It would also need PR.

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  4. I'm not too sure why Leanne is bothering. It's not our problem what happens in England. By coming out with these statements she's tying Plaid into a Anglophone narrative 'for Wales see England'.

    In any case, there will never be an 'English Plaid Cymru' for three simple reasons:

    1. Westminster is a First Past the Post system, there's no chance for a smaller left-wing party and Labour won't split. They didn't under Blair they won't under anyone. It's a tribal vote.

    2. There is no votes in being more left wing. People just don't believe it. Leanne and he Left need to recognise that people are very very angry with the smug left for telling them they are racists to be concerned about immigration. The left just can't understand this because 'internationalism' (at whatever cost is their new 'class struggle').

    3. Leanne also needs to understand that the only places where left wing parties are doing well is where those parties are aligned to a nationalist cause - Scotland, Catalonia, Basque Country (Sinn Fein in Irland maybe?). This is not a coincidence. This is because people perfere nationalism to leftwing policies. What nationalism does is fuse state intervention for that stateless nation (Scotland etc) with nation-building of that nation. Nationalism wins votes. In England this dynamic doesn't exist. In fact, England is becoming 'more English' not more British but the English left wing won't embrace this because they're hang-up over 'internatiolism' and against 'Nationalism'.

    So, there is never ever a chance there'll be a Plaid England nor should Leanne seem so arrogant as to tell the English what they want. Maybe, just maybe, the English prefer the right wing conservative which sands against immigration any day over a left wing internationalists which tells them they are parochial?

    This dogs has no legs. Plaid Cymru should stop trying to tie itself into the English/British narrative.

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  5. I have to say i'm not really into Wales going through "pain and suffering" as Welsh Not British says, just to make a political point.

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    Replies
    1. Unfortunately, we don't have a choice in the matter.

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  6. I share some of Anonymous at 09:31's points on nationalism. Left-nationalism is broadly doing well, although there are a few countries (Galicia, Wales, Corsica) where it's reached a decent level but can't really progress beyond that. You could also say part of Labour's popularity in Wales is on soft nationalist grounds; having a Plaid-sounding First Minister, appearing to want more powers etc.

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  7. I don't intend to be rude about this, but the problem is that Leanne is really not all that good. That's certainly not to say she is terrible or anything. She is OK. In truth, she is over sold by Plaid (which is understandable). If you read comments by Plaid members, you would think she was some sort of Obama like character! But, then you see her speeches, see her in the Senedd (she is the worst out of the opposition leaders in FMQs), see her in interviews, and she is well, a bit average at best.

    There is no comparison with Alex Salmond. Salmond is one of, if not THE, most formidable politician in the UK. Leanne's nowhere near one of the best even in the Senedd.

    Just my opinion of course.

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  8. That is your opinion and you're entitled to it. I don't think it's accurate.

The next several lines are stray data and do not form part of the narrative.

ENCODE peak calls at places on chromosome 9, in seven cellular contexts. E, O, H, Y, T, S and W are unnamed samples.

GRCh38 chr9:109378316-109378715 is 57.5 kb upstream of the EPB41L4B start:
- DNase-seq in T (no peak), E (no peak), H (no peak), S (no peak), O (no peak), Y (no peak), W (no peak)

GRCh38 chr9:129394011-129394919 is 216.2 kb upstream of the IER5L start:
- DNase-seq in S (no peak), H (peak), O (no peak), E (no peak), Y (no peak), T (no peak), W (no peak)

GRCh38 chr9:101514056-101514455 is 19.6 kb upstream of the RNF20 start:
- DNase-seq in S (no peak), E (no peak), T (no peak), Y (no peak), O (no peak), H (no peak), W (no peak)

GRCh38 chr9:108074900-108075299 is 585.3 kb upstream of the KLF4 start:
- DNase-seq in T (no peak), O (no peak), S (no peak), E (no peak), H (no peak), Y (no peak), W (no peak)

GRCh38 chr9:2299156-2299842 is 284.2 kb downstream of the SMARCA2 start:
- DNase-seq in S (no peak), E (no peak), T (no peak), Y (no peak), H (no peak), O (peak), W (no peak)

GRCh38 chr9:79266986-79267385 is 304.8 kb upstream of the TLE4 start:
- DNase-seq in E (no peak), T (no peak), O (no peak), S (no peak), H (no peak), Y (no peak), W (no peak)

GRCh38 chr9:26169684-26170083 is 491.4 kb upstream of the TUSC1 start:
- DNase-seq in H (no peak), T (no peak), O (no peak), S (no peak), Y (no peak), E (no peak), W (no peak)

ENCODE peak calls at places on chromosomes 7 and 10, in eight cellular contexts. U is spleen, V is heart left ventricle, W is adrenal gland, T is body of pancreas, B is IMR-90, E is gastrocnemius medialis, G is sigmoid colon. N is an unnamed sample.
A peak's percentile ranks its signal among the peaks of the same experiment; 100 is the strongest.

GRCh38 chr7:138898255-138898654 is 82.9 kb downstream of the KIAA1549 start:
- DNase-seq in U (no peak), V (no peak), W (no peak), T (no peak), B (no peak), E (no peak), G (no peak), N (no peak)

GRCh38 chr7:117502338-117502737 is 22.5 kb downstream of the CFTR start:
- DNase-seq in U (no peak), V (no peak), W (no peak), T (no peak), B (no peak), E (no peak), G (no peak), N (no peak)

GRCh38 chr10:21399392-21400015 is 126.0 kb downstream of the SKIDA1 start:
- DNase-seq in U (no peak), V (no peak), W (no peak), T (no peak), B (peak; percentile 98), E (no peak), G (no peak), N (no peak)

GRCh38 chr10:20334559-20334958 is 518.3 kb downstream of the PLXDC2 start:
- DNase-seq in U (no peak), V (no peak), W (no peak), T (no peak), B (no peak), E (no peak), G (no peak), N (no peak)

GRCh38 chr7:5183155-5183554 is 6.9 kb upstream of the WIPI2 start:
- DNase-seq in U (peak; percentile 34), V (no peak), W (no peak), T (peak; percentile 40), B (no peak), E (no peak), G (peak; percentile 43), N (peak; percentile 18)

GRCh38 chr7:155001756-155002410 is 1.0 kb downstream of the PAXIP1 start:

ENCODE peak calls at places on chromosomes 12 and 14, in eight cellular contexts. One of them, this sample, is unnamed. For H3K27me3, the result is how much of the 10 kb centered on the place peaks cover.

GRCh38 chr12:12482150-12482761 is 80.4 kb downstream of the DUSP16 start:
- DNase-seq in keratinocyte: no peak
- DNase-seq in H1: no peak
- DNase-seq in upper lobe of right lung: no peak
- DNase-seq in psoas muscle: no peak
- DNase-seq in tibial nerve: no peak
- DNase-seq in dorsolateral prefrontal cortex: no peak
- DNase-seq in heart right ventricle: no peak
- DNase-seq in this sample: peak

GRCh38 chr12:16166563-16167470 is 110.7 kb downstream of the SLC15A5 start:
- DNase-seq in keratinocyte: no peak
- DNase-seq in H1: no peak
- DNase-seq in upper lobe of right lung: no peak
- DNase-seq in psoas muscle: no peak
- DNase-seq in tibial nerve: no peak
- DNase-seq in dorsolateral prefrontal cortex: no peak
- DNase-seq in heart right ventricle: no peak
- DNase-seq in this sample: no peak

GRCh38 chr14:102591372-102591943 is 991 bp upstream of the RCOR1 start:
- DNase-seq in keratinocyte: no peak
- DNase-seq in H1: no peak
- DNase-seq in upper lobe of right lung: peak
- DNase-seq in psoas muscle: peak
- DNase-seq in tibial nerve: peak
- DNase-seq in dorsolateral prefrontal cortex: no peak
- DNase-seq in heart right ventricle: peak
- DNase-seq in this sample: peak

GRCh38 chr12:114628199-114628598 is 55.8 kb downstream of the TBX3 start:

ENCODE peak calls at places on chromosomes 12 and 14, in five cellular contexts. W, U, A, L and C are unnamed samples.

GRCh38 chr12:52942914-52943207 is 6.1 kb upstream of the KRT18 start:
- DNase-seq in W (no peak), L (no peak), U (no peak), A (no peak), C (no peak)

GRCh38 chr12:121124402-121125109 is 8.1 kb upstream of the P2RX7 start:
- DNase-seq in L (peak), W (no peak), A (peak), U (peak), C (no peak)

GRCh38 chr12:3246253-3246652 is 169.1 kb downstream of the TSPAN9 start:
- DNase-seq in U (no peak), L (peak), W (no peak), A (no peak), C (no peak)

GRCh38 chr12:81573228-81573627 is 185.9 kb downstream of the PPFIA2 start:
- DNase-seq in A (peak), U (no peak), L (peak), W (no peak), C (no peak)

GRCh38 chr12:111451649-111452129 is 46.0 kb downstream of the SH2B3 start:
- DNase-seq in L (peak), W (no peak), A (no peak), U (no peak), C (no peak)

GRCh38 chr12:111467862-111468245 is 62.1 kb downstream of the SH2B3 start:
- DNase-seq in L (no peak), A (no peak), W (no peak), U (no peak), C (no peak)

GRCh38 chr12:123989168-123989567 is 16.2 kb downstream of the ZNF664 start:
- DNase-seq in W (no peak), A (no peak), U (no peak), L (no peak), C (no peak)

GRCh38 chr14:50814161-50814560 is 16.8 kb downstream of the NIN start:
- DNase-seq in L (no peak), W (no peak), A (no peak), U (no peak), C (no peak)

We know for example from the last Yougov poll for ITV Wales that Leanne is second most popular party leader, after Carwyn Jones. She is also second most well-known, ahead of RT Davies and Kirsty, although the gap is much closer. Carwyn is admittedly miles ahead on both counts.

    The reason Plaid are third rather than second, in contrast to Leanne being second, is because of non-leadership factors. Certainly nothing to do with FMQs. Also, the reason she is popular amongst Plaid members is that if you meet her in person she's unique.

    So "the problem" isn't her, but there's definitely something else that stops Plaid breaking above the 20% mark in Assembly elections.

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  9. Leanne also made many references to Cornwall, Mebyon Kernow and the right to self determination for the Cornish in her speech, sadly not quoted here. When speaking of England and devolved powers please remember that being lumped in with the English, or having references to Cornwall dropped from important statements is something that limits the public perception about Cornwall, which i'm sure anyway is not the intention here, but all the same. If people wish to read what Leanne said about Cornwall, Mebyon Kernow and devolution/self determination for Cornwall please visit- mebyonkernow.blogspot.co.uk

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  10. Anonymous 2 - (Im Anonymous #1 !) - I don't think Leanne is the problem at all... I'm just saying she's average.

    And yes, she is the 2nd most well known Leader. That is not suprising really is it? Plaid is the only proper Welsh-only party, that means the leader of Plaid should be unique and much more recognisable than RT or Kirsty. Most people in Wales probably don't even know that there is such a thing as a leader of Welsh Tories or Welsh Libs. They just think the leader's are cameron and clegg.

    It would be pretty disasterous if Leanne wasn't the second most recongniseable. Wyn Jones maybe wasn't, I don't know, but come on he was hardly Mr Charisma was he? (And I say that as being a fan of him!).

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  11. According to Plaid Wrecsam the media coverage (and therefore Glyn's post) is a little bit misleading. Only one throwaway reference was made in the speech to an English party. The rest of it, which Arfon has written up on the Plaid Wrecsam blog, makes much more sense and is a really refreshing message. I don't think Plaid has got a finished article yet on England but they need to start discussing it. I wouldn't be surprised if more English support independence than the Welsh do, because they've obviously got the economic criteria to sustain it, "thanks" to the City of London.